Here on the last years the size of the average cruising boat that you actually see cruising increased a lot. 12 years ago I had a 36ft and that was a small cruising boat. Today I have a 41ft and that continues to be a small cruising boat Most cruising boats are between 42 and 55ft now, at least the newer ones. If you look at the several mass market brads you will see that their flagship is always increasing in size. That increase is proportional to the demand of bigger sailboats.

Regards

Paulo


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post #9 of 123 Old 01-31-2014
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Re: Sailing "big boats"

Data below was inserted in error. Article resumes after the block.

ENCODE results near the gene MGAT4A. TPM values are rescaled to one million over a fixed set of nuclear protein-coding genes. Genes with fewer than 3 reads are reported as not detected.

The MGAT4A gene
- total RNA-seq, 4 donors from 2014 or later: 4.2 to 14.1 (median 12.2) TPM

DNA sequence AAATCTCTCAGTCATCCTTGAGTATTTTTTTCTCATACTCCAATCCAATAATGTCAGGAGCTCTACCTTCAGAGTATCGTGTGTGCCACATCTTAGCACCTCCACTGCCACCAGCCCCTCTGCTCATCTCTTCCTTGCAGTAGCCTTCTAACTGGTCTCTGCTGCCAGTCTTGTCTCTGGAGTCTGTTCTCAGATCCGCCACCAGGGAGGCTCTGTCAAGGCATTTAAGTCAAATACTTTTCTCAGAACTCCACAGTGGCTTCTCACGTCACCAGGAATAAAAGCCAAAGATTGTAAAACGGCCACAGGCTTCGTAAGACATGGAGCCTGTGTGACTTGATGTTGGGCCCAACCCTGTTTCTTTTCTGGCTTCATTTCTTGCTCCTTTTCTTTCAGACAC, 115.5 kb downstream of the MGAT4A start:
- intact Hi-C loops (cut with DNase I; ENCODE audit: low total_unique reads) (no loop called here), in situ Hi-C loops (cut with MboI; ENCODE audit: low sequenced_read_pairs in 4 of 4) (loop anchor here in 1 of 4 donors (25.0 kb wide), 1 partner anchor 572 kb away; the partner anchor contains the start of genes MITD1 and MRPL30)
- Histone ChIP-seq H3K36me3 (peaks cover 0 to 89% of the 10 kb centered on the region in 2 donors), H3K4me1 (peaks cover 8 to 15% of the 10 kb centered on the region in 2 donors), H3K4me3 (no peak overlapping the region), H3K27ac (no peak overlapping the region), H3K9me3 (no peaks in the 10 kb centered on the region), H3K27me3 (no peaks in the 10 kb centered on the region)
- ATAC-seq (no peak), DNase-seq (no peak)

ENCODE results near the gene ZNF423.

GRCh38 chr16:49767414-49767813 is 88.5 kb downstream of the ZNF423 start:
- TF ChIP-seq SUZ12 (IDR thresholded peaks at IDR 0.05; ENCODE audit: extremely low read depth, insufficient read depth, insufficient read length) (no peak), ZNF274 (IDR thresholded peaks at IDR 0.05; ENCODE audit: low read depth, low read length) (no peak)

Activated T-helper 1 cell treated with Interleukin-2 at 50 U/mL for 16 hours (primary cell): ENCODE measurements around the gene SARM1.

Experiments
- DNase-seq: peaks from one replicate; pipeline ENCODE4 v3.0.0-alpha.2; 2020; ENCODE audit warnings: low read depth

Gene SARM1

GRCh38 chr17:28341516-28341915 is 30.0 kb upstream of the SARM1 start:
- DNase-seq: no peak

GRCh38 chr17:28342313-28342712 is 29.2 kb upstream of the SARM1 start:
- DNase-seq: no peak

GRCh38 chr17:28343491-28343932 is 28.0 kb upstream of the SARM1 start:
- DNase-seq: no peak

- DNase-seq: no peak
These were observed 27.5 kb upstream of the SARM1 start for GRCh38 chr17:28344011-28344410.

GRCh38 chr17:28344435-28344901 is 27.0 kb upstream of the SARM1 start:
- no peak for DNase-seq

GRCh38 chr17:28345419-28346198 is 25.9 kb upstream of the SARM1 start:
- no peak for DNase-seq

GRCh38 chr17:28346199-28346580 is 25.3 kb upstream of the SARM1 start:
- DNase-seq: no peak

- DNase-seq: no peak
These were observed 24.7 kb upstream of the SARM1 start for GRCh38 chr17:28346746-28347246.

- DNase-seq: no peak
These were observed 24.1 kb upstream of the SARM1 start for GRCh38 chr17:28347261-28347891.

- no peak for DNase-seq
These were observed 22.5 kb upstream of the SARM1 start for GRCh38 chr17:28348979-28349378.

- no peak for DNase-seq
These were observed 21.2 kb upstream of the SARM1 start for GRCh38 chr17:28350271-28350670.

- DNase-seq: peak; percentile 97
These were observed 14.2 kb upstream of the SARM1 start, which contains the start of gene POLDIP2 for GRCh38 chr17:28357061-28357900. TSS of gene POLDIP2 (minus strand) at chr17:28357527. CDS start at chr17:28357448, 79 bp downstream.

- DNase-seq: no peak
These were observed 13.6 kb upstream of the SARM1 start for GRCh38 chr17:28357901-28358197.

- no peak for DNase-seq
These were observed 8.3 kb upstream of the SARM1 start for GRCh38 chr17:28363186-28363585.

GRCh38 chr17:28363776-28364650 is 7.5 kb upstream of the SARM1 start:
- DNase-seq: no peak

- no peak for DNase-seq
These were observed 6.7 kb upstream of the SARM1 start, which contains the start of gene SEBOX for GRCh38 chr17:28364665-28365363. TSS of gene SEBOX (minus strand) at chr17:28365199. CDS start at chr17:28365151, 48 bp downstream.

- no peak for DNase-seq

I singlehand a 57' sloop and, for the moment, don't want to go back to a smaller boat. I really enjoy the two main advantages of the bigger boat: (a) longer LWL and commensurate faster passages and (b) the interior volume that allow me to keep all sorts of "stuff".


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post #10 of 123 Old 01-31-2014
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Re: Sailing "big boats"

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Originally Posted by PCP View Post
.... I don't know were you sail but in Europe it is the opposite regarding to find a marina place: you will have more difficulty in finding the space for a 36ft than for a 55ft simply because they are not interested in having spaces for small boats that occupy proportionally more space and are not so profitable. ...

Regards

Paulo
May I, humbly, point out that Europe is large, has a corresponding variation what regards "difficulty in finding space".

Best

J